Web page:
Directed and written by Sian Heder
Sian Heder (writer and producer on Netflix’s Orange is the New Black) fleshes out the intersecting lives of three different women in her intricate debut feature. Tallulah follows a rambling young woman (Ellen Page of Juno, Inception, and The East) who bucks tradition and lives in a van. When her boyfriend unceremoniously leaves her, she takes a temporary job baby-sitting for well-off but reckless housewife Carolyn (Tammy Blanchard), who doesn’t want the responsibility that goes along with her child. Seeing the dangerous environment that she’s about to leave the child in, Lu (short for Tallulah) steals the child while her mother is passed out. With no home or resources, she seeks out her estranged boyfriend’s mom for help. Margo (Allison Janney) is going through her own personal crisis and is blindsided by Lu’s claim that the baby is her grandchild. Heder’s Tallulah probes what make women tick and how intensely they are judged for all of their decisions, no matter what path they take.
The beauty of Tallulah is that it doesn’t oversimplify women’s reasoning. It sadly stalls dramatically by reiterating the same meanings and actions, but acknowledges that women torn are in varied directions as caregivers, partners, and with their careers. Margo and Lu have both been left high and dry by men- Margo by her husband of many years who was hiding that he was gay and Lu by Margo’s restless son, Nico. Lu’s rejection of the money-driven world directly contradicts how Margo has made her way in the world- by making the well-worn choices to succeed through school, marriage, and work. Margo seemingly has everything that Lu doesn’t- shelter and stability. But her fruitless marriage and absent son have left her empty and lonely. She doesn’t know how to take the chances that Lu so readily embraces. The baby between them bridges a cavernous gap of differences and challenges them both to find a healthy middle ground. The wonderfully woven friction of Tallulah lies in the negotiations between women in how to live and how best to handle people inevitably disappointing them.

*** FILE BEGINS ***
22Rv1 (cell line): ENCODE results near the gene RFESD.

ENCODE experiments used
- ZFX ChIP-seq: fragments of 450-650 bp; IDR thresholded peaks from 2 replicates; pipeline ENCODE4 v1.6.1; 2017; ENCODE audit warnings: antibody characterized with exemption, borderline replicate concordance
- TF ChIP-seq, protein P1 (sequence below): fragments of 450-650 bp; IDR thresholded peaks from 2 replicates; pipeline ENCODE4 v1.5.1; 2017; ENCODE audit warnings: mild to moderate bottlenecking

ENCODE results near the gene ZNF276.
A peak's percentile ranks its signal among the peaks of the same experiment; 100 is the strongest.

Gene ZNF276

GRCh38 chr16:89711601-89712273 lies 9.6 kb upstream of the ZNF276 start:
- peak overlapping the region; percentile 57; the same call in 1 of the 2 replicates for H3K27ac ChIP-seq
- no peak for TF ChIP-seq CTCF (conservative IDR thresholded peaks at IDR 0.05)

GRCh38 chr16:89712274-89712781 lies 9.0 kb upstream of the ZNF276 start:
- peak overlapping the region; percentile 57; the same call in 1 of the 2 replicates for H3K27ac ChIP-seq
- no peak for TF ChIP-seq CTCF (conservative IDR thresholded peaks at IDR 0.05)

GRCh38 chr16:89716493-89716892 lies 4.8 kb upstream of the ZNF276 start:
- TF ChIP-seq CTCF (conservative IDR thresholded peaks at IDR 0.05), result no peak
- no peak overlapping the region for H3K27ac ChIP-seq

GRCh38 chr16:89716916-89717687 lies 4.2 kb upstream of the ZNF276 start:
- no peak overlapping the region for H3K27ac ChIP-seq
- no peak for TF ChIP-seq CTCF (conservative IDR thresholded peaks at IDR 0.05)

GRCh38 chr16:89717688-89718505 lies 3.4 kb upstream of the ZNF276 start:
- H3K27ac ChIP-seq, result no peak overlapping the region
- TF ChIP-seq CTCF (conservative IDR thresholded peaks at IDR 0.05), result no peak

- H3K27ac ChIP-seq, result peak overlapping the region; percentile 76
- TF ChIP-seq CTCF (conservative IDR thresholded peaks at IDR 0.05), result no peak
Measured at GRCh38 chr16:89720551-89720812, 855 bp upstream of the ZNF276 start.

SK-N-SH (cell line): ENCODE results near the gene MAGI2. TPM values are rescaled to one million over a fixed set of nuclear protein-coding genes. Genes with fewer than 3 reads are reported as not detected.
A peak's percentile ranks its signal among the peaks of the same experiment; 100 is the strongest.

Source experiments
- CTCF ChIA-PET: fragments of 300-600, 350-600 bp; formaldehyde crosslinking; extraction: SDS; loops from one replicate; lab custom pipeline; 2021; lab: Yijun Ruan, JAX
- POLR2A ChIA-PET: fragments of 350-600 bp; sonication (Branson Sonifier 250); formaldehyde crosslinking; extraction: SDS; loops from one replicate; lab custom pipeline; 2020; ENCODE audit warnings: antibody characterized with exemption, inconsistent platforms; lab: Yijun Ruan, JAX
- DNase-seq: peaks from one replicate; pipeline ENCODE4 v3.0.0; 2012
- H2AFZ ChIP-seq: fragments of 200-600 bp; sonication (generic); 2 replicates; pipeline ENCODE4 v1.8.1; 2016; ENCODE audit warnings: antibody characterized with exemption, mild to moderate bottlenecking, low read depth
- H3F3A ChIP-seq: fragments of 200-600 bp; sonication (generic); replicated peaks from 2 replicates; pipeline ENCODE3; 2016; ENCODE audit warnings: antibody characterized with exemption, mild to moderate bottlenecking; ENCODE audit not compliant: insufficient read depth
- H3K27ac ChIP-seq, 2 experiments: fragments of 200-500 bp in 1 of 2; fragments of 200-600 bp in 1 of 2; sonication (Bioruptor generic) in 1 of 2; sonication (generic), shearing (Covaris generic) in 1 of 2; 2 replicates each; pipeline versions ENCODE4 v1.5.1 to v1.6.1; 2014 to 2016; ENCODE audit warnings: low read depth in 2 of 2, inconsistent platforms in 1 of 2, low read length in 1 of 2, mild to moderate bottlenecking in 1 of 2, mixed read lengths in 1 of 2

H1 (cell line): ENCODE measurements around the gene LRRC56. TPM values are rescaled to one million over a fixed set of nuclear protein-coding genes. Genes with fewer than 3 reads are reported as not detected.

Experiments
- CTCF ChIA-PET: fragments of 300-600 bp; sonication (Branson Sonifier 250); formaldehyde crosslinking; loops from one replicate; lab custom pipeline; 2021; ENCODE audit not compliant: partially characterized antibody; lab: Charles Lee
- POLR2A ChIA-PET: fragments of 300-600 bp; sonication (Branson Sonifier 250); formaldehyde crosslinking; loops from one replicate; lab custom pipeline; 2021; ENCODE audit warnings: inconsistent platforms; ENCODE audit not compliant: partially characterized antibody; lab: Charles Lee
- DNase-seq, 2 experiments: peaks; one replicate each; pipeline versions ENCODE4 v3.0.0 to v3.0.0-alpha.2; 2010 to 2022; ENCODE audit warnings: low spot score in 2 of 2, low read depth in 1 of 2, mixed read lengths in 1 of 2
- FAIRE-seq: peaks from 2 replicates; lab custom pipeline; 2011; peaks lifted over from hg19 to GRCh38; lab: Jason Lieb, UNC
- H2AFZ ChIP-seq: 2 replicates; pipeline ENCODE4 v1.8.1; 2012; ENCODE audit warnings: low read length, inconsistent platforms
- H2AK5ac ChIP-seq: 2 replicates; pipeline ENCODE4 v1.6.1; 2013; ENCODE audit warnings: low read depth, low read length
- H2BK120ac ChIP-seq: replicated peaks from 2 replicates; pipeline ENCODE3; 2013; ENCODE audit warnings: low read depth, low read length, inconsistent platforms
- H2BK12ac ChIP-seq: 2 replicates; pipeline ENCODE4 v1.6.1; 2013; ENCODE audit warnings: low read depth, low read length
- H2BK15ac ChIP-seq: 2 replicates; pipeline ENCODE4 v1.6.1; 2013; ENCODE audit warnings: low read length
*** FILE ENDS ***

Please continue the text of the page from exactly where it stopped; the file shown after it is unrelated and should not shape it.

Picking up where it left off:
Tammy Blanchard takes on the complicated behaviors of Carolyn with a sophisticated harrowing angle on a woman who has never been ready to let go of men and partying. The journey of losing a baby that she never wanted in the first place is compelling even though many of her scenes feel jammed into the more involving dynamic of Margo and Lu. Janney throws off the shocking dialogue that has been the hallmark of her recent indie work (Life During Wartime, Liberal Arts, and The Way, Way Back) and plays Margo with a prudish yet broken demeanor. Dinner with Margo’s ex (John Benjamin Hickey) and his partner (Zachary Quinto) feels unnecessary, other than to give Margo a release valve for everything that she’s been holding in for years. Ellen Page’s reliably witty deliveries are pleasing, and there’s no doubt that she effortlessly emotes Lu’s aimless disposition.
Heder’s storytelling comes from a refined perspective that views women as many things and knows that the wills of others disrupt even the best laid plans. All three women exist as islands, overly protective of themselves because of the mental gamut they’ve been put through by others. Tallulah’s plot meanders a bit too much, but makes honorable and equitable statements on how women strive to make their way forward despite their failures and the inadequacy of others.